Religiosity and the “just world” hypothesis

October 3, 2011 | By | Reply More

Over at Daylight Atheism, Ebonmuse discusses the “just world” hypothesis:

[P]eople are uncomfortable believing that suffering is random, that sometimes bad things happen for no reason at all. Instead, we prefer to believe that people must have done something to deserve what they get. This is obviously a reassuring and comforting belief, which explains its wide appeal. (If bad things only happen to those who deserve it, and I’m a good person, then I can be sure that nothing bad will happen to me.) Belief in the just world can be thought of as a failure to apply the null hypothesis in the moral domain: rejecting the explanation of chance, we prefer to believe that everything that happens is deserved. But the problem is that, however much we’d prefer to believe otherwise, the world is random and sometimes bad things do happen for no reason. And because it encourages us to look down on victims of misfortune as deserving their fate, the just world hypothesis usually leads to worse injustices.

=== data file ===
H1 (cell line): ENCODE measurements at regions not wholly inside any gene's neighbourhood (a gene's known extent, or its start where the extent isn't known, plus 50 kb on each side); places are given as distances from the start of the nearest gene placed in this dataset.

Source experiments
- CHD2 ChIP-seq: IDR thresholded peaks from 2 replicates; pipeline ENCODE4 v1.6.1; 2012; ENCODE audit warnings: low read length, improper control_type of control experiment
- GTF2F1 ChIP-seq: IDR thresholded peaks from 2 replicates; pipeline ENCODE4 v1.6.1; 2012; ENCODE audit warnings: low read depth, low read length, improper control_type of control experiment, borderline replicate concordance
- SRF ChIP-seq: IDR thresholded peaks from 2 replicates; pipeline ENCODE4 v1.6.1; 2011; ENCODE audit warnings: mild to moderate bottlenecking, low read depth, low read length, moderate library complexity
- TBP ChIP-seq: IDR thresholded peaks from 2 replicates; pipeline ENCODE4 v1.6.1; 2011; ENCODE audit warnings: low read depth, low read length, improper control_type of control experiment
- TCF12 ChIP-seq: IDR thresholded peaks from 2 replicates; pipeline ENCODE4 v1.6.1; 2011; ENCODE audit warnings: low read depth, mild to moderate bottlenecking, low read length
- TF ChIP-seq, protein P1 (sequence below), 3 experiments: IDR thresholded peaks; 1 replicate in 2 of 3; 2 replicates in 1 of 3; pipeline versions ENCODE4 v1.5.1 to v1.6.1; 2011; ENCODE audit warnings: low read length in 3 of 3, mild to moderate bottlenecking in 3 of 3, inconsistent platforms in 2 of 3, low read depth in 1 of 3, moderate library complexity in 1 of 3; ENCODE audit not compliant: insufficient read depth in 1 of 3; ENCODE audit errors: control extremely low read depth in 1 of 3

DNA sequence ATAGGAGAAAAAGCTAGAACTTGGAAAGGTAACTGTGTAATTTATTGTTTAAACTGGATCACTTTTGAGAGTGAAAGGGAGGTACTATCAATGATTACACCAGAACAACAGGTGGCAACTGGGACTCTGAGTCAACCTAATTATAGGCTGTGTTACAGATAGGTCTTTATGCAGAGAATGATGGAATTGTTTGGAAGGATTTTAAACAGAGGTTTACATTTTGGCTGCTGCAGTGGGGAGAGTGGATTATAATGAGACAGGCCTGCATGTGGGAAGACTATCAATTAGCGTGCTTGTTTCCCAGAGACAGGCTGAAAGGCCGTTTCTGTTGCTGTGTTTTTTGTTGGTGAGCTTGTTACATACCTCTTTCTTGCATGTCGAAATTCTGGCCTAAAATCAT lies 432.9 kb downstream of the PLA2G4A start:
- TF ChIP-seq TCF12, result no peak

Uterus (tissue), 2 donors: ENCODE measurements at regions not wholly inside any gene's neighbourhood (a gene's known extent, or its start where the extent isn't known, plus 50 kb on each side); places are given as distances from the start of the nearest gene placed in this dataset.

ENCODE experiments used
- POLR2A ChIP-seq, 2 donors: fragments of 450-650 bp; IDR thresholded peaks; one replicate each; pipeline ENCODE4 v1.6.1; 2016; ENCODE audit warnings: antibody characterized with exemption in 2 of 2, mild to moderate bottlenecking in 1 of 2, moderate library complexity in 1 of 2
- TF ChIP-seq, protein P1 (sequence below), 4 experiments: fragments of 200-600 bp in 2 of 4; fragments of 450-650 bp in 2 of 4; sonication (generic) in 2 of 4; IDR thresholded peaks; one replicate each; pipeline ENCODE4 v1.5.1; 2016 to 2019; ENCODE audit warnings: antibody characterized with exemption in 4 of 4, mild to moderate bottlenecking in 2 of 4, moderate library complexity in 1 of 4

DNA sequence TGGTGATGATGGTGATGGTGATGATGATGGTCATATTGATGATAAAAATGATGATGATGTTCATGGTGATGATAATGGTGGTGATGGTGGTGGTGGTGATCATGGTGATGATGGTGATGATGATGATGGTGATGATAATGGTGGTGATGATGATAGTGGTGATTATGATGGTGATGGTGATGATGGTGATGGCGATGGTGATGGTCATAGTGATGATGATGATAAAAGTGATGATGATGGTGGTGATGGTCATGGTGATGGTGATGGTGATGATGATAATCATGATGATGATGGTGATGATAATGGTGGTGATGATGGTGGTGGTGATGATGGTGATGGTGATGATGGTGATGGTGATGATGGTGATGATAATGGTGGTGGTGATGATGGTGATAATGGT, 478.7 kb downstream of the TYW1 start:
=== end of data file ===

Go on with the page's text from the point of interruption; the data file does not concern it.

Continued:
Lots more on the history and consequences of believing the “just world” hypothesis at Daylight Atheism.

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Category: cognitive biases, Religion

About the Author ()

Erich Vieth is an attorney focusing on consumer law litigation and appellate practice. He is also a working musician and a writer, having founded Dangerous Intersection in 2006. Erich lives in the Shaw Neighborhood of St. Louis, Missouri, where he lives half-time with his two extraordinary daughters.

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